And business is about figures. Like with the one-rupee contracts, this provision could easily promote the idea of 0.0001 percent of royalty. Or it may have producers paying lyricists and music composers a miniscule amount as down payment, or refusing to pay them royalty at all. Will a music director in this competitive industry actually sue his producer, quit his camp, and jeopardise his career? Will a new lyricist who gets to work with a mammoth banner like Yash Raj Films tell them “Let’s talk royalty first”? If arm twisting is what an artist is succumbing to, then he will continue to do so – only his arm will be twisted in a different direction. Either way, an artist and his art will soon be separated. “My argument for this provision is more conceptual, than financial,” says lyricist Prasoon Joshi, an ardent voice from the lyricists and script-writers side. “If a law is made, people will find means of getting their way.” Joshi suggests this provision can be a first step. But a first step does not a journey make.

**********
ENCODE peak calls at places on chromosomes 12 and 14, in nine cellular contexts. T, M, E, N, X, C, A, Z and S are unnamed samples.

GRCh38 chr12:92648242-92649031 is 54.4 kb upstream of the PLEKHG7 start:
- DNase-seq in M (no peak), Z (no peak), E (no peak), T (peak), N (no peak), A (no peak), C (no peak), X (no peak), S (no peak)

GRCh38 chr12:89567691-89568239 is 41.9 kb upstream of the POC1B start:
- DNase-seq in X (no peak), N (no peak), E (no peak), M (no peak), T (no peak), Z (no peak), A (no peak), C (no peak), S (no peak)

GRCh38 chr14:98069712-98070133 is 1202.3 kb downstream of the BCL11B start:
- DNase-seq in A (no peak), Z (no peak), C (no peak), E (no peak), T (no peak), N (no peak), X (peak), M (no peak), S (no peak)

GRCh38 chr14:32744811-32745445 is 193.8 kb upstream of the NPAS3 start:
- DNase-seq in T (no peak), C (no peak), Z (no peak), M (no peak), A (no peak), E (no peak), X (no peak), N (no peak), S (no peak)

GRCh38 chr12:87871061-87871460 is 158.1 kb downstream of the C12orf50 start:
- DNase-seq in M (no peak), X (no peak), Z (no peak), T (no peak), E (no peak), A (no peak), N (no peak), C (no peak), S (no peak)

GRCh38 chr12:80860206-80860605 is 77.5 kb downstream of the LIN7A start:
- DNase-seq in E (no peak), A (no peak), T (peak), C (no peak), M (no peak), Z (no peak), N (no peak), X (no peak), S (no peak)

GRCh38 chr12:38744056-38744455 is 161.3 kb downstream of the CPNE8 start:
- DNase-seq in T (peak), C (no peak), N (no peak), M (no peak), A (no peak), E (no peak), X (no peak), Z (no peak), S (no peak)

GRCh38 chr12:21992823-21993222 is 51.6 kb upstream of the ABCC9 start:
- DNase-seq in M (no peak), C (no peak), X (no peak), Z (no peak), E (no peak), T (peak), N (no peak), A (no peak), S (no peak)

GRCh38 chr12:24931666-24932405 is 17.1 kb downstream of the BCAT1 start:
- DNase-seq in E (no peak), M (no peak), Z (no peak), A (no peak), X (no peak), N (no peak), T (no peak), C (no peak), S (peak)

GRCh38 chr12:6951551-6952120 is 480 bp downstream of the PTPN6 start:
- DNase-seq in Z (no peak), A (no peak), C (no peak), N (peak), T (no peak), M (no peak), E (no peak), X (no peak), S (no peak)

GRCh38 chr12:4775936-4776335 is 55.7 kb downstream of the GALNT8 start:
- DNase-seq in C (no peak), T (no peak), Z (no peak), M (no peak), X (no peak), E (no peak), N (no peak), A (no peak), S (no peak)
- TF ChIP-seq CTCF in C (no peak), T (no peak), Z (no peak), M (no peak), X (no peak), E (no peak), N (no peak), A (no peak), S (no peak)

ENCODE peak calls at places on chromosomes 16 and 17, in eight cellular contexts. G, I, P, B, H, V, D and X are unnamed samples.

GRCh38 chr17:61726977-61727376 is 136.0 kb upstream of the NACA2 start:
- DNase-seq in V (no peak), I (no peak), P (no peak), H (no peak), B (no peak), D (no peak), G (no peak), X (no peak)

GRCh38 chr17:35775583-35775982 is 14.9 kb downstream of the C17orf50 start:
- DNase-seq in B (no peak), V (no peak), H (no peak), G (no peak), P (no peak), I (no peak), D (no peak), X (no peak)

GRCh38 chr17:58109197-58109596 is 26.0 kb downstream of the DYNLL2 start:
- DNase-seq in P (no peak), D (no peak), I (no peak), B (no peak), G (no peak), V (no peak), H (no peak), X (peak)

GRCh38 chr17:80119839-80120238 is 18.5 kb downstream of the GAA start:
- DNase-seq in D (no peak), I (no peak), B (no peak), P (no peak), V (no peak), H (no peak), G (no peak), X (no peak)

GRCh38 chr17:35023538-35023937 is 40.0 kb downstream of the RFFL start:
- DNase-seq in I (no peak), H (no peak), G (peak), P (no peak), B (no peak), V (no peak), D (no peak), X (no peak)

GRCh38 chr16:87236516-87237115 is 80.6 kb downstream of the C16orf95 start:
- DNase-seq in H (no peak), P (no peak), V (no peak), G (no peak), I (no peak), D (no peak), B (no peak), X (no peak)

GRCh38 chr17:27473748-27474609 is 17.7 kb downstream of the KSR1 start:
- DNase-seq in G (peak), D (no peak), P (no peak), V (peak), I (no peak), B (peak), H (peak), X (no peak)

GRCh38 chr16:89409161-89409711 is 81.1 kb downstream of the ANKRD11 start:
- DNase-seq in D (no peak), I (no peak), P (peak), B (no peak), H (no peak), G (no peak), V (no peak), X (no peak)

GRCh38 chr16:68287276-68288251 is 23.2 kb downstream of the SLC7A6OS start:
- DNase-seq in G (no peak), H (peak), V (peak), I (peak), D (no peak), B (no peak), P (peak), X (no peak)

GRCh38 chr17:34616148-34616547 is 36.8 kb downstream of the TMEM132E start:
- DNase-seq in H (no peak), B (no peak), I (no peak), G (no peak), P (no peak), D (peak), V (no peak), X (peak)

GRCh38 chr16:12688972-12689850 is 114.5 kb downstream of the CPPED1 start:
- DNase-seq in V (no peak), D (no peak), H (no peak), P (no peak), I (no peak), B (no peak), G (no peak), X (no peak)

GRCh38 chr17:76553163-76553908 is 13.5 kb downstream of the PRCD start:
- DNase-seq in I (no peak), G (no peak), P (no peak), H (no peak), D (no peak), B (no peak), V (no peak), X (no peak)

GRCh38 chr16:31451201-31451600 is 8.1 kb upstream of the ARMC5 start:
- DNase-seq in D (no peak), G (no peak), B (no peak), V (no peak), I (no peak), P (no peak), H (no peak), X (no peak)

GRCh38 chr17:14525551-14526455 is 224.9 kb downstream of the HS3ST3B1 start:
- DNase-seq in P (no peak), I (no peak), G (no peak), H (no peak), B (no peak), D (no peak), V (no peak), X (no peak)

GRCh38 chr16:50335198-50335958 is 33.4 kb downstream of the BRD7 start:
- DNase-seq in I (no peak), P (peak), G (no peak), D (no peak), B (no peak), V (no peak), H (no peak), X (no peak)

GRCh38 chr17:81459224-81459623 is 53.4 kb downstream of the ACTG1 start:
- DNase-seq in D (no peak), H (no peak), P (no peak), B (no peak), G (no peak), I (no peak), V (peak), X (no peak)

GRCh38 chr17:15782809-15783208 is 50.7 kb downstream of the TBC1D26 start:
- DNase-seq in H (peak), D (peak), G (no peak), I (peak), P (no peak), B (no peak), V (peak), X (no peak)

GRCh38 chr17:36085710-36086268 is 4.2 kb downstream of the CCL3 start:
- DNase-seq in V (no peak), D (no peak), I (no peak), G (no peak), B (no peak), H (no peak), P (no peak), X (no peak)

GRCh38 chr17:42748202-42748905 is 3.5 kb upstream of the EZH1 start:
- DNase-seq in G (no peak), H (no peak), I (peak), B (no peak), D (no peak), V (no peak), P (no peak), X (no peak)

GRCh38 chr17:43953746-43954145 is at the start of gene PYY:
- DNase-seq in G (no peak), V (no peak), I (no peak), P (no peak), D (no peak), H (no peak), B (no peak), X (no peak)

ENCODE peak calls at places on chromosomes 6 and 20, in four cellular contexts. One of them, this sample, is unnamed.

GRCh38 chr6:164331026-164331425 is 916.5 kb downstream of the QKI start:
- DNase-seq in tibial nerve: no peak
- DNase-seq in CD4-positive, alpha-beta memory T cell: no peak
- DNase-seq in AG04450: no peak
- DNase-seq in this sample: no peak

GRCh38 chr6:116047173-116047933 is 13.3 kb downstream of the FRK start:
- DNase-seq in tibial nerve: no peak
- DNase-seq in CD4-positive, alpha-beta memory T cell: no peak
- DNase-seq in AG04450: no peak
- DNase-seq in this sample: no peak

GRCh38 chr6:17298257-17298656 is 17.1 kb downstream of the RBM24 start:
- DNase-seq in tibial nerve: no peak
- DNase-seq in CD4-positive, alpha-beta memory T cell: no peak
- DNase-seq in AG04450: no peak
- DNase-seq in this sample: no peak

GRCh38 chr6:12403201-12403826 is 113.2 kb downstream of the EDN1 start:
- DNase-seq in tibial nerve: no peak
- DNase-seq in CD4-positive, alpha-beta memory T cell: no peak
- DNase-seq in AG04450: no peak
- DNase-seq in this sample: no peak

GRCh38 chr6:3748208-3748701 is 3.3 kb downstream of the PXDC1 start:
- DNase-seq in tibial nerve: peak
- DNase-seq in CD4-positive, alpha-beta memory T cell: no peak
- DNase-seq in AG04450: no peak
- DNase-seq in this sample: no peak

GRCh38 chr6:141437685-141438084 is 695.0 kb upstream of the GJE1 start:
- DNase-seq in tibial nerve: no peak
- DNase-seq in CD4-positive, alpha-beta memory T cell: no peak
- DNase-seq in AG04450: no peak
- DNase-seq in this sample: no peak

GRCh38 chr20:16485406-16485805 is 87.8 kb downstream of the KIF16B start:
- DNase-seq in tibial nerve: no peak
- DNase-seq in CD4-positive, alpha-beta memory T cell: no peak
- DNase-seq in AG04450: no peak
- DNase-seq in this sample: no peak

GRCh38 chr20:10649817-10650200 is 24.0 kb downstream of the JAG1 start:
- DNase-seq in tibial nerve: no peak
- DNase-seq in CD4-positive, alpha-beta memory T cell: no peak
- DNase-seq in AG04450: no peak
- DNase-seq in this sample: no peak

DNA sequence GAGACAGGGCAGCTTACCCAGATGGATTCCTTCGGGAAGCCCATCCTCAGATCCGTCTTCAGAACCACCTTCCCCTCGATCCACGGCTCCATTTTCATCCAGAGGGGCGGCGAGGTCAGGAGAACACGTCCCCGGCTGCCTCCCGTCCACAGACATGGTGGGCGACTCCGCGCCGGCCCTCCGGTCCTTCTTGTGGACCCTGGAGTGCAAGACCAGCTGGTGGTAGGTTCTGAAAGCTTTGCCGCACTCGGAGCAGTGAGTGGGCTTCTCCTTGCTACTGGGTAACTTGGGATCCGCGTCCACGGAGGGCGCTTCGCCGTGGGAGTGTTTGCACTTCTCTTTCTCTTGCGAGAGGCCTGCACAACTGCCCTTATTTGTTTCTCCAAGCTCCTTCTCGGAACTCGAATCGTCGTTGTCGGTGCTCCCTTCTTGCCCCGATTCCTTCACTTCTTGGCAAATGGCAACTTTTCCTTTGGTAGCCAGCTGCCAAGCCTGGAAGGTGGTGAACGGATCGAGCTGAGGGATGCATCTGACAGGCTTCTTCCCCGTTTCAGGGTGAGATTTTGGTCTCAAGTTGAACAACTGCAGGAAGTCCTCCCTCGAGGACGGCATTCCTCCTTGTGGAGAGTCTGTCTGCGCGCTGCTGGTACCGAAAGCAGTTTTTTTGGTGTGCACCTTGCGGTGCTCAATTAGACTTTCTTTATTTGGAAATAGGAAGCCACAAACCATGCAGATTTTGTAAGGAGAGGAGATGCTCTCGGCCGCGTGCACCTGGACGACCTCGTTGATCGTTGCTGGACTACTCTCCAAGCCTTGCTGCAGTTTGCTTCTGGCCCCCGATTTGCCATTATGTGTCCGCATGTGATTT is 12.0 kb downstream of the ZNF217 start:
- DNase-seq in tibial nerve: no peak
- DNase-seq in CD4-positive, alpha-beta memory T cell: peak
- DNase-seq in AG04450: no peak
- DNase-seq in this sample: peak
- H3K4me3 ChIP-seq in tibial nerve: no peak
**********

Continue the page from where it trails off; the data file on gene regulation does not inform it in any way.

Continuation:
What might help in the Mumbai film industry is active unionisation, quasi judicial bodies with producers as well as lyricists and music directors represented in them. On a larger canvas, a specialised system of insurance might help lend some stability to a Bollywoodians reeling under the effect of the Friday rollercoaster. A system of credit, which includes industry specialists in deciding which film to finance, might lead to some quality control and profitability for an industry that has recently been finding it hard to break even on more than a small percentage of its ventures. Such provisions would be active provisions, not plain letters of law like the Ten Commandments handed down to Moses. It’s only human to want to be part of a central committee that plays God. Till you realise even he had a problem getting it right.